● Connect with us on Facebook (Gun-Free UT) and Twitter (@gunfreeut)
This is from a powerpoint slide with a bullet pointed list of advice for faculty members now that University of Houston students can carry concealed firearms. It reads:
“You may want to
- Be careful discussing sensitive topics.
- Drop certain topics from your curriculum
- Not “go there” if you sense anger.
- Limit student access off hours.
- Go to appointment-only office hours
- Only meet ‘that student’ in controlled circumstances”
22nd February, 2016, For Immediate Release
Longhorn Cattle Call: Longhorn’s Rounding up National to Local Legislative Hopefuls for Q&A on #ClassroomCarry
There will be no roping or riding, Friday 26th February at 2pm, but national to local legislative hopefuls (including UT’s GSA) who’ve thrown their hats into the civil service ring, are being asked to attend the Longhorn Cattle Call; a Q&A session to answer specific questions about Campus Carry on the West Mall Steps. Following recent direct actions within campus, UT Graduate Students Against Classroom Carry and the Legislative Affairs Committee of the Graduate Student Assembly are now pivoting from their focus on President Fenves to the Texas State Legislators who have imposed #SB11 and #ClassroomCarry on a community that is entirely opposed to it (Faculty Council, Graduate Student Assembly, and Student Governance have all passed resolutions opposing guns in classrooms). UT faculty and grad students say they suffer ongoing frustration with the current law as implemented. Among the queries: “Do you support an emergency injunction of SB11 in order to address real and anticipated harms caused by SB11 and its implementation as planned?” and “Do you support an ‘equality’ amendment allowing public universities to opt out?” To help ease the mood, the event will feature BBQ and music. The press is invited to attend.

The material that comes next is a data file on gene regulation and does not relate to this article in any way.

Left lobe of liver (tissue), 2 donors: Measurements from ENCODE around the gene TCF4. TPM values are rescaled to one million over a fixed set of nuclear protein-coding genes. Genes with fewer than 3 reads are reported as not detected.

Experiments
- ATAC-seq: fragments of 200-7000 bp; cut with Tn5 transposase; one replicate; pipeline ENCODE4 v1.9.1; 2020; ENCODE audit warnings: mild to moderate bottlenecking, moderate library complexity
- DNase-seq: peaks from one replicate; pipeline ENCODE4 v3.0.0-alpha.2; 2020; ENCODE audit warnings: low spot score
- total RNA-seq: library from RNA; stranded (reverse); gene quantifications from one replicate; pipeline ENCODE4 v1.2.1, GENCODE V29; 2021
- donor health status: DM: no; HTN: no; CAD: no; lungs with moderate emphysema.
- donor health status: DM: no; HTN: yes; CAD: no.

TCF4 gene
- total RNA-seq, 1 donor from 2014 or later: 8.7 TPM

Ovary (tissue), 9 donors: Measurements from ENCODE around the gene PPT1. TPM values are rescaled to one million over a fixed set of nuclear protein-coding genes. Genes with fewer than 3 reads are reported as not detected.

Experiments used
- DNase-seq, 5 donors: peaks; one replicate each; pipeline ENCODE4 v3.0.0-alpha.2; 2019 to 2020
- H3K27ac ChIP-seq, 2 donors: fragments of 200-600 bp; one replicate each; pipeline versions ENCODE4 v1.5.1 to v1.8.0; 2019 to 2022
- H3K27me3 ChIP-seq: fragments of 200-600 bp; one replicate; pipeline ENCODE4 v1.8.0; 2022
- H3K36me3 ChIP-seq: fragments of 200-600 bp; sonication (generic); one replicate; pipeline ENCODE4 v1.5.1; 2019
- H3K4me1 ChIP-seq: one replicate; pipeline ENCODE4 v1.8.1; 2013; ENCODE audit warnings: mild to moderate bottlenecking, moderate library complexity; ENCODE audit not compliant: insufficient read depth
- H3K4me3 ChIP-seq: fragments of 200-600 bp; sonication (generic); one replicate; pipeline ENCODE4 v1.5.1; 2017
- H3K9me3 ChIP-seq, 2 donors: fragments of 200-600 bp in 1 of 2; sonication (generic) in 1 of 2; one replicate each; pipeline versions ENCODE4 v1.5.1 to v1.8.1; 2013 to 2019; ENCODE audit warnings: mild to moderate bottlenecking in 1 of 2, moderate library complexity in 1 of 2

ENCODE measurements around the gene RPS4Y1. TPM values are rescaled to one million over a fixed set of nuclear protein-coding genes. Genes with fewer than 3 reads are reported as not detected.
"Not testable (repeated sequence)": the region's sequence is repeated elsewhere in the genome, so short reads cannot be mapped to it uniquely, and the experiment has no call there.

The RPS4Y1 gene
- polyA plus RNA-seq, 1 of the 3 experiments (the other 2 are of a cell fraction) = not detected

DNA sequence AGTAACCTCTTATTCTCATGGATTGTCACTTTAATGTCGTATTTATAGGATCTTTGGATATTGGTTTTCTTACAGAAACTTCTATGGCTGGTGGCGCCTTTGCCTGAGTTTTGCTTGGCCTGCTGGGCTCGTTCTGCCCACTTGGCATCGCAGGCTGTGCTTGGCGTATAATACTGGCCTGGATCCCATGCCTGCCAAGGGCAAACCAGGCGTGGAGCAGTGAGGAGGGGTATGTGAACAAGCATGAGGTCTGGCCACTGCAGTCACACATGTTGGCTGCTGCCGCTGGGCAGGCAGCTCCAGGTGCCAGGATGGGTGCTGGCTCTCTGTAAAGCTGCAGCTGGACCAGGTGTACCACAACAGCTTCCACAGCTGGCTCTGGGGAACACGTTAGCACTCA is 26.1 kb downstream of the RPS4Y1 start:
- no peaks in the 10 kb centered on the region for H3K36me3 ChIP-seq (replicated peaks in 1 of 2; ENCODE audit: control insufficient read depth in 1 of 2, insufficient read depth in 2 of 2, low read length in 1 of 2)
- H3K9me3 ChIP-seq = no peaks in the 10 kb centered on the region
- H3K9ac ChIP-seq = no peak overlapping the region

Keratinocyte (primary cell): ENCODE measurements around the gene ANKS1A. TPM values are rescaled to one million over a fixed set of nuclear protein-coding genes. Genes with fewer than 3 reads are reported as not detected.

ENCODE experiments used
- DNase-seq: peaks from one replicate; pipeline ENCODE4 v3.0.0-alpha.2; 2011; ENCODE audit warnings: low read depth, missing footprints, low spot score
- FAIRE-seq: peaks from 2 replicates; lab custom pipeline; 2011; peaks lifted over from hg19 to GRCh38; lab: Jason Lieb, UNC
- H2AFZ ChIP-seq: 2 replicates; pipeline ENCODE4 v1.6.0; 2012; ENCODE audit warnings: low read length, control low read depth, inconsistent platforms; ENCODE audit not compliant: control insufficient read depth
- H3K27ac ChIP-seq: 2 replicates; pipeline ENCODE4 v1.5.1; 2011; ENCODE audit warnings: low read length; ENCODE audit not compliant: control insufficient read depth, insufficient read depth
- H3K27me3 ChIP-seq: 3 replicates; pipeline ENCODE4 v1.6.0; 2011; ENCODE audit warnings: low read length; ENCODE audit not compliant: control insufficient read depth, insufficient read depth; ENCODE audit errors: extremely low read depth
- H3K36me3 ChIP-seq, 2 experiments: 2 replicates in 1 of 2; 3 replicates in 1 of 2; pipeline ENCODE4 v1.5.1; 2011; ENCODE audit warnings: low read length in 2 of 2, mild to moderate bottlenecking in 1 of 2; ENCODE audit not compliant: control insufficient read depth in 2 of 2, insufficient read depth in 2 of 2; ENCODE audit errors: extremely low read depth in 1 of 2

“Photo courtesy of Dickinson Cattle Co. LLC”
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Longhorn Cattle Call: Longhorns rounding up all candidates and elected officials for Q&A on SB11 and Classroom Carry
Friday February 26, 2PM
Details coming soon
Graduate Students Against Classroom Carry and the Legislative Affairs Committee of the Graduate Student Assembly have come together once again to continue the fight against #SB11 and #ClassroomCarry. We are now pivoting from our focus on President Fenves to the Texas State Legislators who have imposed this law on a community that is entirely opposed to it.
G.R. 16 (S) 1
The Graduate Student Assembly
The University of Texas at Austin
Resolution: G.R. 16 (S) 1 Sponsors: Legislative Affairs Committee
Keeping UT Classrooms Gun-Free
Summary: A resolution expressing the position of the Graduate Student Assembly on Senate Bill 11 (S.B. 11), the “campus carry” law.